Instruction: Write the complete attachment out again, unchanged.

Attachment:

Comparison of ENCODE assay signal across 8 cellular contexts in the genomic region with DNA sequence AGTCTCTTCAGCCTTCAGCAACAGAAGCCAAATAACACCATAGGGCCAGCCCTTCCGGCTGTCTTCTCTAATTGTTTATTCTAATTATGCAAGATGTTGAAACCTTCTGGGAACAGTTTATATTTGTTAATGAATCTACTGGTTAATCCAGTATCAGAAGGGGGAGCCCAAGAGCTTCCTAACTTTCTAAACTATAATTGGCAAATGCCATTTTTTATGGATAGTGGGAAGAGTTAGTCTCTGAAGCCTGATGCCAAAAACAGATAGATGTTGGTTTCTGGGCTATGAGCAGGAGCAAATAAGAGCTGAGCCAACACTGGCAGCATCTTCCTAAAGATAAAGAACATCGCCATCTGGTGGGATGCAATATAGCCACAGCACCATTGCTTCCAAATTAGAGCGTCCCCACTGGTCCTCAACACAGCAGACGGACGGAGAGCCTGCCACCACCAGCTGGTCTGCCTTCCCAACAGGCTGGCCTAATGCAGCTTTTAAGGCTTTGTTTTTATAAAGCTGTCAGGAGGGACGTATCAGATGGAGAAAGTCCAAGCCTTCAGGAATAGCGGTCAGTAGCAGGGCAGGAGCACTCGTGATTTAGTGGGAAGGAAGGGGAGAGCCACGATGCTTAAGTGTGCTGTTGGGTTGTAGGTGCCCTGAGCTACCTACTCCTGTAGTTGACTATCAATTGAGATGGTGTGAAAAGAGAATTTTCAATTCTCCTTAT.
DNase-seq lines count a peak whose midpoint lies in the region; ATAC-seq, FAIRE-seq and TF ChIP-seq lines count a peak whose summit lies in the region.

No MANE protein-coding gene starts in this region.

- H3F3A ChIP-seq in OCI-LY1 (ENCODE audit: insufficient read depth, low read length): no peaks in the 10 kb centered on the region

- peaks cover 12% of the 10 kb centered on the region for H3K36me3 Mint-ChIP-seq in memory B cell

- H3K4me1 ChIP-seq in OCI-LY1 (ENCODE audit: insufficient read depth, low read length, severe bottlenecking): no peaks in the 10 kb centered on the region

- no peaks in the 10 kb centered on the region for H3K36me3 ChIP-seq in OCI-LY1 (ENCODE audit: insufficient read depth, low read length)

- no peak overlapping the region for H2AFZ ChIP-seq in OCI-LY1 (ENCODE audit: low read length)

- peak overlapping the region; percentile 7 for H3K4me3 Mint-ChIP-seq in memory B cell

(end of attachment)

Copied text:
Comparison of ENCODE assay signal across 8 cellular contexts in the genomic region with DNA sequence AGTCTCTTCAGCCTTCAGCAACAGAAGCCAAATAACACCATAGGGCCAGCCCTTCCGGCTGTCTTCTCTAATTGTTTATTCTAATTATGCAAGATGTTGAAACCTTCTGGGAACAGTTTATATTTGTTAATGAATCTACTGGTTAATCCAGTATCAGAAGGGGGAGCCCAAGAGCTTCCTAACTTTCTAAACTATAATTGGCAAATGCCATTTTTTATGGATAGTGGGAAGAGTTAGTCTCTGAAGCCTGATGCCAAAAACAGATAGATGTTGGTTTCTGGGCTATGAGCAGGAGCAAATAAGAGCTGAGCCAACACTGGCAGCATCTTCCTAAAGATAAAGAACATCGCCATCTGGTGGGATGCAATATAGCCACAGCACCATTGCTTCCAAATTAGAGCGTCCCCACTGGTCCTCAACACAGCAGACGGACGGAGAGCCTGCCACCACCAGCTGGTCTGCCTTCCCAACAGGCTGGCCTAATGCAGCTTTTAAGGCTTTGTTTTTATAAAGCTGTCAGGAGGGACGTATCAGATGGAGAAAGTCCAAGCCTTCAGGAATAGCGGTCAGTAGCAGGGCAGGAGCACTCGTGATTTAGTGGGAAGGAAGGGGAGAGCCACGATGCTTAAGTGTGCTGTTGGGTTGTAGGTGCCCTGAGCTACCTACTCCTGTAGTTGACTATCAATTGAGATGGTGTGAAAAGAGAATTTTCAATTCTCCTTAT.
DNase-seq lines count a peak whose midpoint lies in the region; ATAC-seq, FAIRE-seq and TF ChIP-seq lines count a peak whose summit lies in the region.

No MANE protein-coding gene starts in this region.

- H3F3A ChIP-seq in OCI-LY1 (ENCODE audit: insufficient read depth, low read length): no peaks in the 10 kb centered on the region

- peaks cover 12% of the 10 kb centered on the region for H3K36me3 Mint-ChIP-seq in memory B cell

- H3K4me1 ChIP-seq in OCI-LY1 (ENCODE audit: insufficient read depth, low read length, severe bottlenecking): no peaks in the 10 kb centered on the region

- no peaks in the 10 kb centered on the region for H3K36me3 ChIP-seq in OCI-LY1 (ENCODE audit: insufficient read depth, low read length)

- no peak overlapping the region for H2AFZ ChIP-seq in OCI-LY1 (ENCODE audit: low read length)

- peak overlapping the region; percentile 7 for H3K4me3 Mint-ChIP-seq in memory B cell